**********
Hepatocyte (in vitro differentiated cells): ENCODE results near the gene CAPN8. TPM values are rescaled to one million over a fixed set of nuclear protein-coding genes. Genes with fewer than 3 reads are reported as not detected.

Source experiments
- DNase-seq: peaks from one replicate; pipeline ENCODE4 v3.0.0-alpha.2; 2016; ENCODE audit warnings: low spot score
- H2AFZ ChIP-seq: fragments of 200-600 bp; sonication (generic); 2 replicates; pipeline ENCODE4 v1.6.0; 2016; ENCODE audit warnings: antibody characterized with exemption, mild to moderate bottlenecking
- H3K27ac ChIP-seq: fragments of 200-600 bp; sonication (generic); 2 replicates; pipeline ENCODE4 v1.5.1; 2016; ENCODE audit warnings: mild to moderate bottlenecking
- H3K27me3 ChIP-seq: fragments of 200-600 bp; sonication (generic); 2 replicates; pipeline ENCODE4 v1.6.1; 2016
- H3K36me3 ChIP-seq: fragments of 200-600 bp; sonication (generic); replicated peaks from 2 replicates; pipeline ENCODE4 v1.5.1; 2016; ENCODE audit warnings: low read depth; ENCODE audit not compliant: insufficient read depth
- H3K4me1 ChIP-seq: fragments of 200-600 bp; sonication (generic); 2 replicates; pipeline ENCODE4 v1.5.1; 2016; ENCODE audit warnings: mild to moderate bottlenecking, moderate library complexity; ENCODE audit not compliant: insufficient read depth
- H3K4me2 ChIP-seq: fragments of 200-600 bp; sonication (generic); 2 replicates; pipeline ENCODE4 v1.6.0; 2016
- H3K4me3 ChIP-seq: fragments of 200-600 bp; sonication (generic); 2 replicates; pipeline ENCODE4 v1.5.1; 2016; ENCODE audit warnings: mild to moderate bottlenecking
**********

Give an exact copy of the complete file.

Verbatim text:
Hepatocyte (in vitro differentiated cells): ENCODE results near the gene CAPN8. TPM values are rescaled to one million over a fixed set of nuclear protein-coding genes. Genes with fewer than 3 reads are reported as not detected.

Source experiments
- DNase-seq: peaks from one replicate; pipeline ENCODE4 v3.0.0-alpha.2; 2016; ENCODE audit warnings: low spot score
- H2AFZ ChIP-seq: fragments of 200-600 bp; sonication (generic); 2 replicates; pipeline ENCODE4 v1.6.0; 2016; ENCODE audit warnings: antibody characterized with exemption, mild to moderate bottlenecking
- H3K27ac ChIP-seq: fragments of 200-600 bp; sonication (generic); 2 replicates; pipeline ENCODE4 v1.5.1; 2016; ENCODE audit warnings: mild to moderate bottlenecking
- H3K27me3 ChIP-seq: fragments of 200-600 bp; sonication (generic); 2 replicates; pipeline ENCODE4 v1.6.1; 2016
- H3K36me3 ChIP-seq: fragments of 200-600 bp; sonication (generic); replicated peaks from 2 replicates; pipeline ENCODE4 v1.5.1; 2016; ENCODE audit warnings: low read depth; ENCODE audit not compliant: insufficient read depth
- H3K4me1 ChIP-seq: fragments of 200-600 bp; sonication (generic); 2 replicates; pipeline ENCODE4 v1.5.1; 2016; ENCODE audit warnings: mild to moderate bottlenecking, moderate library complexity; ENCODE audit not compliant: insufficient read depth
- H3K4me2 ChIP-seq: fragments of 200-600 bp; sonication (generic); 2 replicates; pipeline ENCODE4 v1.6.0; 2016
- H3K4me3 ChIP-seq: fragments of 200-600 bp; sonication (generic); 2 replicates; pipeline ENCODE4 v1.5.1; 2016; ENCODE audit warnings: mild to moderate bottlenecking